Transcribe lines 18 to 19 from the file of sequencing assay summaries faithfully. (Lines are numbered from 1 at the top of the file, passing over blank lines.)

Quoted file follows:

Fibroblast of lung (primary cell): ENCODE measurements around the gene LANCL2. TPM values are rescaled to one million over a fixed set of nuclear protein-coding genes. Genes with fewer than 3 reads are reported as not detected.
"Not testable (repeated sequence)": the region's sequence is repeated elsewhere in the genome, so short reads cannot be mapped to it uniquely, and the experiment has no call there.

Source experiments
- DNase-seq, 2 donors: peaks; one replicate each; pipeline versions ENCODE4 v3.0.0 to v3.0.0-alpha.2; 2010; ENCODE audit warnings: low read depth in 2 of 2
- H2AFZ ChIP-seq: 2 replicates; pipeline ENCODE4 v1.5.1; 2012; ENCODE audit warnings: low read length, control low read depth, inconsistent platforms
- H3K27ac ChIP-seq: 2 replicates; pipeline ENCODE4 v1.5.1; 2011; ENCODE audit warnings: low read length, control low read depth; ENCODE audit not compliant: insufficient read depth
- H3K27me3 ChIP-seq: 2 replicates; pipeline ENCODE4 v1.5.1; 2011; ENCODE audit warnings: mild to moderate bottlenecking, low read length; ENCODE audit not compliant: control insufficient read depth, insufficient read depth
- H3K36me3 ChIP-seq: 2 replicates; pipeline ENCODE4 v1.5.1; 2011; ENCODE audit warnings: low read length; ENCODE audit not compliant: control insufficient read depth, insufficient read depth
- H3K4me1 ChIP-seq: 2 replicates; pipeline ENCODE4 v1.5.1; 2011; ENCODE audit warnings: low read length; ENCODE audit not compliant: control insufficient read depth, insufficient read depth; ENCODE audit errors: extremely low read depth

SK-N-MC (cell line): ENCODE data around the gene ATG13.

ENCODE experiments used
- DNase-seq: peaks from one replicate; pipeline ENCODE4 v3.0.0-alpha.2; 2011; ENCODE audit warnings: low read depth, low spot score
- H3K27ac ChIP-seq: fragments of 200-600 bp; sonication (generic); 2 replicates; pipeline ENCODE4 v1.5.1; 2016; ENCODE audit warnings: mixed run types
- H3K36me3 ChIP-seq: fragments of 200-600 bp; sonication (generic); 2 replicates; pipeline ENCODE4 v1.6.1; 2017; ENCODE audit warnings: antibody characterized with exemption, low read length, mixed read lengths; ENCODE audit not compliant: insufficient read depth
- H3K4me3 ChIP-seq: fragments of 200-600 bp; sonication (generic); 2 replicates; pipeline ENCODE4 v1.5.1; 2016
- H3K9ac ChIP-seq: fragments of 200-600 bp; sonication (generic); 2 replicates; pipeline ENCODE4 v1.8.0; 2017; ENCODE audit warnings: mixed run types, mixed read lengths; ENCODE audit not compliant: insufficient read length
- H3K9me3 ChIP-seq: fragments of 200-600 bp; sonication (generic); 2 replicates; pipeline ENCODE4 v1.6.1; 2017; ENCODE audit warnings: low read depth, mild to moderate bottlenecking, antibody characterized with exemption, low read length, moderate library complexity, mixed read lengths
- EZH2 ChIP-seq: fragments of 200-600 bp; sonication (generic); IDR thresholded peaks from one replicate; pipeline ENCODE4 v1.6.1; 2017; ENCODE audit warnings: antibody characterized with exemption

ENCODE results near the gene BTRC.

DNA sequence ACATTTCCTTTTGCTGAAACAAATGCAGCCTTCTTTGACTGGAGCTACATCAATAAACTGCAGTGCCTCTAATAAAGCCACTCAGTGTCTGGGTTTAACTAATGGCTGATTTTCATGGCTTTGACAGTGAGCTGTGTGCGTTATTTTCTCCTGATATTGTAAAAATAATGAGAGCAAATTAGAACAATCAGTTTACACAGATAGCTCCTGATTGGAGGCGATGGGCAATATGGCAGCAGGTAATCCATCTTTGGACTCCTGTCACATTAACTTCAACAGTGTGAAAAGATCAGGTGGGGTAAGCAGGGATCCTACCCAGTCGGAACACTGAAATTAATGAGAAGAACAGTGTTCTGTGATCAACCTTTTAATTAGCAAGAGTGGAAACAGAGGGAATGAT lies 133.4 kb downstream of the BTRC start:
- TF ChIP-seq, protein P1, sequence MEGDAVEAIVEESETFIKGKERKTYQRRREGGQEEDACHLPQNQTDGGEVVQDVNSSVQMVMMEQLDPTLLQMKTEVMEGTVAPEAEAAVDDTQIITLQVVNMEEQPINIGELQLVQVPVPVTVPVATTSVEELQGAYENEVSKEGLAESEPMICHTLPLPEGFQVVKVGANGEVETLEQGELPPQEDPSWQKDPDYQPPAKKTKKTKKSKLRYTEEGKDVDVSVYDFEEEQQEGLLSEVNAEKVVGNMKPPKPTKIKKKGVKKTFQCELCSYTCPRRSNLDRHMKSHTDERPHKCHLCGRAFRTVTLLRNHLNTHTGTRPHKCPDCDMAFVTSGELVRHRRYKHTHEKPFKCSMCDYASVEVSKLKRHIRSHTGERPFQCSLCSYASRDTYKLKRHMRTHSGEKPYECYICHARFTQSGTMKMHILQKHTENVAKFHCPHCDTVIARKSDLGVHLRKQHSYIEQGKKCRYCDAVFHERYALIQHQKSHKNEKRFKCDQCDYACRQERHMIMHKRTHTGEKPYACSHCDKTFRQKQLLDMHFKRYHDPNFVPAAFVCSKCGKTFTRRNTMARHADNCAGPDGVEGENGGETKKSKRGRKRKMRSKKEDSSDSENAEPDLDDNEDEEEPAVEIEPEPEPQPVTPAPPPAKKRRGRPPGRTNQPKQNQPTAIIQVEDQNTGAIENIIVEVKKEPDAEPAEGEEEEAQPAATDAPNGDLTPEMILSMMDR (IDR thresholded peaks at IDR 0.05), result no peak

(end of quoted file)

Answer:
- EZH2 ChIP-seq: fragments of 200-600 bp; sonication (generic); IDR thresholded peaks from one replicate; pipeline ENCODE4 v1.6.1; 2017; ENCODE audit warnings: antibody characterized with exemption

ENCODE results near the gene BTRC.